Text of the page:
Maintain the rights of youth workers, Deri tells employers

Teens seeking summer jobs can keep bosses honest with Economy Ministry smartphone app.

June 24, 2015 00:05
3 minute read.
Aryeh Deri



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“Youth are being exposed to the job market for the first time – be fair, fulfill the requirements of the law and maintain the rights of young employees in particular and in general all your employees,” Economy Minister Arye Deri said.

Sunday marked the first day of summer vacation for high school students, a time when many teenagers choose to take on a job to save up pocket money for the year.

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After a law to increase enforcement of labor laws was introduced in July 2012, 988 administrative notifications were issued and 34 financial sanctions were issued for a total of NIS 1,776,910 with respect to youth labor law violations.

In addition, 51 criminal warnings, 231 fines and 12 criminal indictments were issued with respect to youth labor law violations.

Deri addressed the youth planning on working this summer in a statement to employers on Sunday morning. “Stay safe at work and learn your rights. The Economy Ministry call center is at your disposal.

If you encounter a violation of the law, contact us. We will deal with the utmost severity with abusive employers.”

The industries in which most of the youth labor laws were violated were event halls, restaurants and food services.


Most of the offenses revolved around salaries below minimum wage, working over the daily eight-hour limit and 40-hour work week, employing youth with no registry (a condition that is no longer in place), employing a youth with no medical approval, employing youth on the weekly day off and employing youth with no breaks.

Today, in order to employ youth, the employer must obtain a copy of the employee’s identification card or the employee’s parent’s identification card and also a recent medical approval that the youth is able to work at the place of employment.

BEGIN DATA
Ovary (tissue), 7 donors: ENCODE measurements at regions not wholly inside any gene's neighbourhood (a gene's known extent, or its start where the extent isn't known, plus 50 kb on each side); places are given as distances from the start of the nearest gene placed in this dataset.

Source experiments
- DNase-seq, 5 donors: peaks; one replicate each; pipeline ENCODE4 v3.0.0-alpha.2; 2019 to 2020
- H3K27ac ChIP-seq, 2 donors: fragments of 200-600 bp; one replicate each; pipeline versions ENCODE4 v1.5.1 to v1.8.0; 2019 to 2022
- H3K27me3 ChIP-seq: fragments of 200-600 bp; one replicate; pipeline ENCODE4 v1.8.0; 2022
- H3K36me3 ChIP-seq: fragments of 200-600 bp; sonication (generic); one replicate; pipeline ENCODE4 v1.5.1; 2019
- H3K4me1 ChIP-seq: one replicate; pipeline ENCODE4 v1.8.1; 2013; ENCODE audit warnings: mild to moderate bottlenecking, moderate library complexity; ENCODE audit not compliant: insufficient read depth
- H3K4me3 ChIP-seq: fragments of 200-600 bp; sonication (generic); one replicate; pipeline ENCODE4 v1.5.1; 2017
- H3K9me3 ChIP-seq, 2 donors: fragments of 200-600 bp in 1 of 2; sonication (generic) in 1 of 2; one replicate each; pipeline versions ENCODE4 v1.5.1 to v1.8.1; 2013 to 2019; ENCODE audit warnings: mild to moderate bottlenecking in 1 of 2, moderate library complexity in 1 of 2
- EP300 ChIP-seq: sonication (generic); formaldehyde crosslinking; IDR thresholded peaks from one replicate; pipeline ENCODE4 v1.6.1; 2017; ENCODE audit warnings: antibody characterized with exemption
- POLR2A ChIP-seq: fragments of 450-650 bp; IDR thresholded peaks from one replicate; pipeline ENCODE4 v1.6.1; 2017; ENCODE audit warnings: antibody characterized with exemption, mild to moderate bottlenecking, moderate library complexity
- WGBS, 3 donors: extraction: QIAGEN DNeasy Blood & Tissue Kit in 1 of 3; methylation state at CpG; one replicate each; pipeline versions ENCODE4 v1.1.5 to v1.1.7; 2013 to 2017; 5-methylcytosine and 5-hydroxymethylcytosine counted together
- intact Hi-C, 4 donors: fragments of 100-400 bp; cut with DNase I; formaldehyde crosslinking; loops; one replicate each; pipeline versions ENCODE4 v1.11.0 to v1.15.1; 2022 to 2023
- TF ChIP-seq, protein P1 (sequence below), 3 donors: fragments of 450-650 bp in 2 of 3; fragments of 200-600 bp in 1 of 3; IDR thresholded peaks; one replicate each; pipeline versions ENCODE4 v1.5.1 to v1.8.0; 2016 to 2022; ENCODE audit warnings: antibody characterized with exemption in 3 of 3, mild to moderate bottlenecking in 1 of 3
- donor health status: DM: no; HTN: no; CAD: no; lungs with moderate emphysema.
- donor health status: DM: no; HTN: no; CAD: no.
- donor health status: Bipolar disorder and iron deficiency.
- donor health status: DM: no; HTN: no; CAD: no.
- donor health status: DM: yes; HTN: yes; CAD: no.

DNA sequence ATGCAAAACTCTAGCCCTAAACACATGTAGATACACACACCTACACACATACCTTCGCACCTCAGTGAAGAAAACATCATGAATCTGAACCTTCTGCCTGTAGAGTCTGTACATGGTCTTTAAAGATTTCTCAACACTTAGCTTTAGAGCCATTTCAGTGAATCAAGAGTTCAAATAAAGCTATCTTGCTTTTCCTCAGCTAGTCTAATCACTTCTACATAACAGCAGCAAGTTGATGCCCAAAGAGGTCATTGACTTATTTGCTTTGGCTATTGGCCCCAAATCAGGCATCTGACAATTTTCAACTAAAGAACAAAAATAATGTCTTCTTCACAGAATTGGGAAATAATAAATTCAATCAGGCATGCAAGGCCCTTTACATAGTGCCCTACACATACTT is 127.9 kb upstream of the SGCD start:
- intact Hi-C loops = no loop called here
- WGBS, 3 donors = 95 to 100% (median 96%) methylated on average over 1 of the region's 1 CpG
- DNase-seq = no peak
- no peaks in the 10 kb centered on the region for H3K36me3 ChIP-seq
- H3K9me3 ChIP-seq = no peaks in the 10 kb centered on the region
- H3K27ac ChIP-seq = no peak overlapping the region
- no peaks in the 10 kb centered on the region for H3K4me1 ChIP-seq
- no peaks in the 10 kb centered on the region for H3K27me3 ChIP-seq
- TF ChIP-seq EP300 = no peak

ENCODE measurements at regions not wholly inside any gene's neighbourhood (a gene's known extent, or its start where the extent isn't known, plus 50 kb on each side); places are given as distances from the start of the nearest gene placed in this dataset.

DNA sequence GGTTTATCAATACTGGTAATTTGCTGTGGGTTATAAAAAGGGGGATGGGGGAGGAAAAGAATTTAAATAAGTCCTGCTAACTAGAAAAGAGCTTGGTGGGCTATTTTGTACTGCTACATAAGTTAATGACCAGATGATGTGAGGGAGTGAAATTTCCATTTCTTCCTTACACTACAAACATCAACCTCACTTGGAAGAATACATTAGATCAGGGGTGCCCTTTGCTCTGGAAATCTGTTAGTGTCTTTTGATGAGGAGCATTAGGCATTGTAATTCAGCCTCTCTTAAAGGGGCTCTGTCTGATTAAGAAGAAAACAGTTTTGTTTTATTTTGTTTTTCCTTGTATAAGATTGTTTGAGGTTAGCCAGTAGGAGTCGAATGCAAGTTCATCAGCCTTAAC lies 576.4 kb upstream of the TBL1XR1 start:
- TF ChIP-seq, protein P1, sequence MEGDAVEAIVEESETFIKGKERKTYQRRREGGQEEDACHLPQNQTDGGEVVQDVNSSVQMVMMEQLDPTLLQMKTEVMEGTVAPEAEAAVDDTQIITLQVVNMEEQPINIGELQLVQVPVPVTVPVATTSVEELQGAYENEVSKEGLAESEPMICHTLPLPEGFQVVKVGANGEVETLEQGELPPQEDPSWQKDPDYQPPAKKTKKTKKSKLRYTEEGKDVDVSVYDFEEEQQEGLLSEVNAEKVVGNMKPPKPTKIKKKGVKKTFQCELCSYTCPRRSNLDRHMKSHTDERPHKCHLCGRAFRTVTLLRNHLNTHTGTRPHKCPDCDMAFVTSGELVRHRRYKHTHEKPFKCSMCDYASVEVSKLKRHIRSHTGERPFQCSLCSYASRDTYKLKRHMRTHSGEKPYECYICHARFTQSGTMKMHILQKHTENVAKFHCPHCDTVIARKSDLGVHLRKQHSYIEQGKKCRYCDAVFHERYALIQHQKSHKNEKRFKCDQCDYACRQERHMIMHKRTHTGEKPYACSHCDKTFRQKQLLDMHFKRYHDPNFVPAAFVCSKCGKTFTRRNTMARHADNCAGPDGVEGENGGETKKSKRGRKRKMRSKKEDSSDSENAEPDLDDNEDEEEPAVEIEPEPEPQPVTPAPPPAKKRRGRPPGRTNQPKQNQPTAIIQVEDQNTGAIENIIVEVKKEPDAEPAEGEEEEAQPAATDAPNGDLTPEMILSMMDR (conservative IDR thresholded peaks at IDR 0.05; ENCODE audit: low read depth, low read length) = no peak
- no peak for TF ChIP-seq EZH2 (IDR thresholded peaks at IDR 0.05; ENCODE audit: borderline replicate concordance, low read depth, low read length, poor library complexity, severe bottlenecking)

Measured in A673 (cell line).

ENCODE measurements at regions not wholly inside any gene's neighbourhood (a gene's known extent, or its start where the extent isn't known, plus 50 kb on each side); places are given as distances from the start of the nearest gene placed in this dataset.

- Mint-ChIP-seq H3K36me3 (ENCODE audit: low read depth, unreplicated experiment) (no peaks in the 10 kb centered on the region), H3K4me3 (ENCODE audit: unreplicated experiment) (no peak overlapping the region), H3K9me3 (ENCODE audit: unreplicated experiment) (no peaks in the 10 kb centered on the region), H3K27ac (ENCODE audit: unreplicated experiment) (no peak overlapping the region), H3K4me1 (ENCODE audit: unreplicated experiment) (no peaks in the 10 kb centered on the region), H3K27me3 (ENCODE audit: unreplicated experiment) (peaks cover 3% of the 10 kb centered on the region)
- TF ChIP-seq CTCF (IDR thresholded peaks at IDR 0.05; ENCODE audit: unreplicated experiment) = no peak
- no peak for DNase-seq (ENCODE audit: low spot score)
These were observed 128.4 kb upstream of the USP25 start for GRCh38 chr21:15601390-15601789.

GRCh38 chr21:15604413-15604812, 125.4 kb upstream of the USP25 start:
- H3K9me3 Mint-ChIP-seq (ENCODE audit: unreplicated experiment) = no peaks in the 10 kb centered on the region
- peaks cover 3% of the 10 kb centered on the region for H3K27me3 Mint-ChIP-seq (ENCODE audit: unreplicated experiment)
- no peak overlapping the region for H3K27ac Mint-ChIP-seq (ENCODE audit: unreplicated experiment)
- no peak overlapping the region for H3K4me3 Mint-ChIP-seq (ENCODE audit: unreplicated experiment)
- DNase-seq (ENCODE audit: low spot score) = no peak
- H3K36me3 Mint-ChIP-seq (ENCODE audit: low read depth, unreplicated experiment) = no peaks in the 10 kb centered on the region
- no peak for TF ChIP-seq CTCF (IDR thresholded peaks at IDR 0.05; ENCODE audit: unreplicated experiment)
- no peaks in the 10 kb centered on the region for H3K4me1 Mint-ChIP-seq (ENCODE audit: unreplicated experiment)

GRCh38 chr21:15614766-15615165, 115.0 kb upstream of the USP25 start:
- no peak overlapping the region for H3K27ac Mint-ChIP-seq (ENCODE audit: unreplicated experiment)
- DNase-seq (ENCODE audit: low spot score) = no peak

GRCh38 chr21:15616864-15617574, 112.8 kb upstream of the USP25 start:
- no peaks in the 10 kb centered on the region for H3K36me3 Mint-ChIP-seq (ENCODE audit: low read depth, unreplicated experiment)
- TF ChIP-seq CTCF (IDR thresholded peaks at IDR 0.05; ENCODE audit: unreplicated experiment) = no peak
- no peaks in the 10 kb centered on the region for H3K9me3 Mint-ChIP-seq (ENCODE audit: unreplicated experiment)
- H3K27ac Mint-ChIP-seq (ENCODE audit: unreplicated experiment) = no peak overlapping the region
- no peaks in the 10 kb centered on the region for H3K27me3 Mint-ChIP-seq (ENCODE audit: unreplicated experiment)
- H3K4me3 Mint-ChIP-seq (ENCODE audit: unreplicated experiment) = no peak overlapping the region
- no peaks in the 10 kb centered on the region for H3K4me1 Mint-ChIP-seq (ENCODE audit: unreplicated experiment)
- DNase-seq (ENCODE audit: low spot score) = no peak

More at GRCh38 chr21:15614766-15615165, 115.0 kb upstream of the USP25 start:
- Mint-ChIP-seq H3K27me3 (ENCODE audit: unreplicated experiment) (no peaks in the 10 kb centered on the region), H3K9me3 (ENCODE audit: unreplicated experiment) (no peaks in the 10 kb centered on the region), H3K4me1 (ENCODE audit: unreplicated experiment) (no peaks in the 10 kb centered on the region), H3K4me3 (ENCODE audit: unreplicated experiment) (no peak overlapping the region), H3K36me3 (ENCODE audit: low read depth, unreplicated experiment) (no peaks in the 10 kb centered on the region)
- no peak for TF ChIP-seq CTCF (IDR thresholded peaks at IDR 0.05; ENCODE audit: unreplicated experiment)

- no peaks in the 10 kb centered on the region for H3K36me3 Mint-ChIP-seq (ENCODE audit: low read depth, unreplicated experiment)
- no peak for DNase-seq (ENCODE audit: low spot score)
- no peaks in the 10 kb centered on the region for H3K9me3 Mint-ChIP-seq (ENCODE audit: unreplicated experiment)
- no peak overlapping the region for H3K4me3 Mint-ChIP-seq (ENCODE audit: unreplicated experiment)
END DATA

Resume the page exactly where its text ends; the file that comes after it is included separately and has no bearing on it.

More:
To allow for youth to stay up to date on their rights, the Economy Ministry has put out an app, available in Hebrew and in Arabic, called Youth Summer Work.

The app also includes a virtual time card and wage calculator, contact details for the Enforcement Division to register complaints regarding harmful employment and a feature that allows youth to input their savings goal and have the app calculate the number of work hours left until attaining their goal.

Youth under 14 are not allowed to work at all. Youth aged 14–15 can work during official school holidays, and only at jobs that will not harm their health and development.

Youth cannot work more than eight hours a day and no more than 40 hours a week. Youth aged 16 and up can work up to nine hours a day, but no more than 40 hours a week.

Overtime is strictly forbidden for youth. Working on the day of rest is strictly forbidden for youth. The day of rest for Jewish youth is Saturday, and youth from other religions can choose Friday, Saturday or Sunday.

Youth should take note that there is no such thing as a “trial period” or “learning period” – all work hours must be paid by the employer, including preparation days, work meetings and training.

Minimum wage for 14-15-year-olds is NIS 16.13 an hour, for 16-year-olds it is NIS 18.82, for 17-year-olds it is NIS 20.16, and for 18-year-olds it is NIS 22.31.

Yaffa Sulimani, director of the Regulation and Enforcement Administration at the Economy Ministry, said on Sunday: “The youth population is one of the disadvantaged populations that the administration makes a point of putting an emphasis on.

This, due to the need to protect youth, whose employment is considered a supreme value and of great significance in later integration into the labor market.”

The full youth labor laws are listed on the Youth Summer Work app and on the ministry’s website.

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